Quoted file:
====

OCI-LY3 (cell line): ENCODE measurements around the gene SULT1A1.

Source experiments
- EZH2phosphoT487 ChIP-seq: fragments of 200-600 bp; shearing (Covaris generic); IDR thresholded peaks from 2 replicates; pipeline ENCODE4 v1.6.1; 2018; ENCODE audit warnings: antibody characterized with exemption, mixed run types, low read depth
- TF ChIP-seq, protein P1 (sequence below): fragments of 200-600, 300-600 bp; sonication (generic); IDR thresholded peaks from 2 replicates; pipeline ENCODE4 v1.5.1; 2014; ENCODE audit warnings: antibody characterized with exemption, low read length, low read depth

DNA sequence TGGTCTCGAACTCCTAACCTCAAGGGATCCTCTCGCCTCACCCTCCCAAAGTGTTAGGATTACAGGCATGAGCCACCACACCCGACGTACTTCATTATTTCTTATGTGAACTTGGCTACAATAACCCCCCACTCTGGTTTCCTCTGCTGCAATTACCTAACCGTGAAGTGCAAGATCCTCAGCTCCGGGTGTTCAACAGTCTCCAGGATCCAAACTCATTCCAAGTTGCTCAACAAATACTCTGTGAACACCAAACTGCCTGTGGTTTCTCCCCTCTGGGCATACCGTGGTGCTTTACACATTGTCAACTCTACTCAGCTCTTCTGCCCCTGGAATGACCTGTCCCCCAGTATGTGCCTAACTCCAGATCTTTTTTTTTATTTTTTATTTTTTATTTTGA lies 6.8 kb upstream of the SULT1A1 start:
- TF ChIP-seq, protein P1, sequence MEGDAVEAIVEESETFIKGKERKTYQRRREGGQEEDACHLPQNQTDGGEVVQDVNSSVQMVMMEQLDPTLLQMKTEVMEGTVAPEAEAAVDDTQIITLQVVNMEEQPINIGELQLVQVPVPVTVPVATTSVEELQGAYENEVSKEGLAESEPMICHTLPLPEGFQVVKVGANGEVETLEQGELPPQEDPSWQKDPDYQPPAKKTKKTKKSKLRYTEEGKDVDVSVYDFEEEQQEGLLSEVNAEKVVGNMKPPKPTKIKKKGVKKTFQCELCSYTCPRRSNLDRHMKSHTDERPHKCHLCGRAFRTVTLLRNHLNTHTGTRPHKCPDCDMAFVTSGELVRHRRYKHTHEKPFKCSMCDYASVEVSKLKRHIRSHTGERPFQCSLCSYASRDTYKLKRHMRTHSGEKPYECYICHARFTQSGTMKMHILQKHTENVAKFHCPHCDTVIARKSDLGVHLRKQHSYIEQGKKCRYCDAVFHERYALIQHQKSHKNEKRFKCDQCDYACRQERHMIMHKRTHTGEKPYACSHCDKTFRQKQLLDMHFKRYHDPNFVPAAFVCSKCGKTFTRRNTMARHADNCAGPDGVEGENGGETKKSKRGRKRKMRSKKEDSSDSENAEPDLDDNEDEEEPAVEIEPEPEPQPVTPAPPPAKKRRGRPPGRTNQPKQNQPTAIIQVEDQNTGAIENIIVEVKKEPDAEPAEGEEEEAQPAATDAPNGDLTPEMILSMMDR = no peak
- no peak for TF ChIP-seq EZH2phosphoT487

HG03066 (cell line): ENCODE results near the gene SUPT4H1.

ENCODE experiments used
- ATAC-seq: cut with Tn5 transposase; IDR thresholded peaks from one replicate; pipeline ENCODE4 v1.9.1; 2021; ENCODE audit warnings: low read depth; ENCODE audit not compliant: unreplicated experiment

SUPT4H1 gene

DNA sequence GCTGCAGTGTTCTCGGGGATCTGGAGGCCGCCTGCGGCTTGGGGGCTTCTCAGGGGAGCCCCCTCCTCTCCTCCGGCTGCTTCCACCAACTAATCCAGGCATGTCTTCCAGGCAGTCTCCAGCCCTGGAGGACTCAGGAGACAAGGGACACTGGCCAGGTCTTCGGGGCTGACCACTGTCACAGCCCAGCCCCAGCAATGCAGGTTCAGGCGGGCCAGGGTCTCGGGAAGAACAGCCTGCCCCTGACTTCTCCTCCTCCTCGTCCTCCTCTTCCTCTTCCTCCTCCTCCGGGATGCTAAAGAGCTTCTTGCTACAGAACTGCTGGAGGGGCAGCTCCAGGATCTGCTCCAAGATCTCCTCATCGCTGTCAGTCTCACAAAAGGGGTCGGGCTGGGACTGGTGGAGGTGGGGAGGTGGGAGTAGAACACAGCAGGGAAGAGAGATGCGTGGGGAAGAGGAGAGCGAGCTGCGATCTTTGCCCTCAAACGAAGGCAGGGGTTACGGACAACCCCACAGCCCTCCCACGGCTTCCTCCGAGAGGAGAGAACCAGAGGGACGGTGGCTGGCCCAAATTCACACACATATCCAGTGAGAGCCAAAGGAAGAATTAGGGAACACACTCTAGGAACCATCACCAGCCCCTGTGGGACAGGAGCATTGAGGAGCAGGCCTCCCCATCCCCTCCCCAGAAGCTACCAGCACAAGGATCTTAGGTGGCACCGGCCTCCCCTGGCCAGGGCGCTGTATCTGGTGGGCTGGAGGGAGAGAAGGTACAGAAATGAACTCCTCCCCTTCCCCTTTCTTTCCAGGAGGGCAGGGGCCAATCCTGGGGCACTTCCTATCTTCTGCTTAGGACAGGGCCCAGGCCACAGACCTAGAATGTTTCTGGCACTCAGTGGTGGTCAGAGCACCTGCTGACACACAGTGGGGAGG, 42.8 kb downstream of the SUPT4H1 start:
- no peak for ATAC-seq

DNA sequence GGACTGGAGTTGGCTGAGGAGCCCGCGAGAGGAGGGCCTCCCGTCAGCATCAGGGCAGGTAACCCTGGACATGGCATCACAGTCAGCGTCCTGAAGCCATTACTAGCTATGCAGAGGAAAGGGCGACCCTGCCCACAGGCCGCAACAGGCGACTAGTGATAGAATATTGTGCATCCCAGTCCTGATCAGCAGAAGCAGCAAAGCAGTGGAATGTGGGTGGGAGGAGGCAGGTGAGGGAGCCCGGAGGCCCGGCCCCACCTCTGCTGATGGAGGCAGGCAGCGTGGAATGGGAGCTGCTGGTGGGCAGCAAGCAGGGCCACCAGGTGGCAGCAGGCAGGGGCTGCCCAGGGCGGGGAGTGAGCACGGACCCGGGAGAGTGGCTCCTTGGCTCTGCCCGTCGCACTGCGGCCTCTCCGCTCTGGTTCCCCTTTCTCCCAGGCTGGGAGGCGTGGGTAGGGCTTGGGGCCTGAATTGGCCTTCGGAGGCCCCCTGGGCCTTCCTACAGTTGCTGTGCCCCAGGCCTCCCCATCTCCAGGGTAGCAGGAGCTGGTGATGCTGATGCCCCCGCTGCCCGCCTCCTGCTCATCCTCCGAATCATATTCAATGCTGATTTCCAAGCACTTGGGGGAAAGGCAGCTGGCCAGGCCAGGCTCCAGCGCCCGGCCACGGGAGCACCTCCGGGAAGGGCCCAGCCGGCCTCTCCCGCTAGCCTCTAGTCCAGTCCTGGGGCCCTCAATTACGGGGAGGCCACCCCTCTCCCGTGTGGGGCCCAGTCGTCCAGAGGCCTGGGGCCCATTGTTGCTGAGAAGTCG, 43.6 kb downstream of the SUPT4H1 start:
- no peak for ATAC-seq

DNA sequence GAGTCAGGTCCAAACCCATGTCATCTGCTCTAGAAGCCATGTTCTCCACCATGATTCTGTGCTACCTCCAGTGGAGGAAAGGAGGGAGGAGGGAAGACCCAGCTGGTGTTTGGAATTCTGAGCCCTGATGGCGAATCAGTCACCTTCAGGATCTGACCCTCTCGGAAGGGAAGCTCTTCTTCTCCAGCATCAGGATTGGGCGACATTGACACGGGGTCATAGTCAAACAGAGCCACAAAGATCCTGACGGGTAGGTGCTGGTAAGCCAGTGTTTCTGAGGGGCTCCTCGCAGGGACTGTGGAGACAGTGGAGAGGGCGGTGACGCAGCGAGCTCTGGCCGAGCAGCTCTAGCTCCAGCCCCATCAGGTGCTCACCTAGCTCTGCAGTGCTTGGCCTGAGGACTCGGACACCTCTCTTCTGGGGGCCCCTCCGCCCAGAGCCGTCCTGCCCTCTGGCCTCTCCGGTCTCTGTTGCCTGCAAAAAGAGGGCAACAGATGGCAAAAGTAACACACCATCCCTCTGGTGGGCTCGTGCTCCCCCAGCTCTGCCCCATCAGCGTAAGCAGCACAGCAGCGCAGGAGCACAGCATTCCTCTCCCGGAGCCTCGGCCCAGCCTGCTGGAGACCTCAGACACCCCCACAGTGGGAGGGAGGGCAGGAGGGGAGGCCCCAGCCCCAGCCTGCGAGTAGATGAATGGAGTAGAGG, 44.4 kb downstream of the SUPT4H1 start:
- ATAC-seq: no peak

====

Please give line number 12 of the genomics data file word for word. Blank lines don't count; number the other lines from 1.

DNA sequence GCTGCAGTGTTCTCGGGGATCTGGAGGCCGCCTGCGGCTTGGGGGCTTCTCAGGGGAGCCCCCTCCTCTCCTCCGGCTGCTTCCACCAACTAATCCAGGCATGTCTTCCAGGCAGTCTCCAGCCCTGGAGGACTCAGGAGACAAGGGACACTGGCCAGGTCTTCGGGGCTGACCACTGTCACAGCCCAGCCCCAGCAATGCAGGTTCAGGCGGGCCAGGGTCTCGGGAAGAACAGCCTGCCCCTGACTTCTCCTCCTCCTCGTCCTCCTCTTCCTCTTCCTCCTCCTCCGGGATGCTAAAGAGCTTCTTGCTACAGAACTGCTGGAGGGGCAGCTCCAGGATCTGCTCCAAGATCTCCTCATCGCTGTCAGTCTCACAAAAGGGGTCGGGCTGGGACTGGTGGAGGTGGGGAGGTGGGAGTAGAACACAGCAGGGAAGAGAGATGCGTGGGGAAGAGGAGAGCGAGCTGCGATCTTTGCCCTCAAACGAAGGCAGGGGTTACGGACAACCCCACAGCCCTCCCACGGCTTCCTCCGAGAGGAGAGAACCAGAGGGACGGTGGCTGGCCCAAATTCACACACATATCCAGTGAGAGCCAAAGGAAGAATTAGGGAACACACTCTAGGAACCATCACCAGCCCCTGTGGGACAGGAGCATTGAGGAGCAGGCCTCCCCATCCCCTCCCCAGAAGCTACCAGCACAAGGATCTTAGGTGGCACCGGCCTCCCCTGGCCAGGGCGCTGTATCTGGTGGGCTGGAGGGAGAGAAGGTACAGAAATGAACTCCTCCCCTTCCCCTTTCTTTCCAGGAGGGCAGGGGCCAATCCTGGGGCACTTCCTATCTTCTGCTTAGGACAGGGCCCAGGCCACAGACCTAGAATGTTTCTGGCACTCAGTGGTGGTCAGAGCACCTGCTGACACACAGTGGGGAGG, 42.8 kb downstream of the SUPT4H1 start: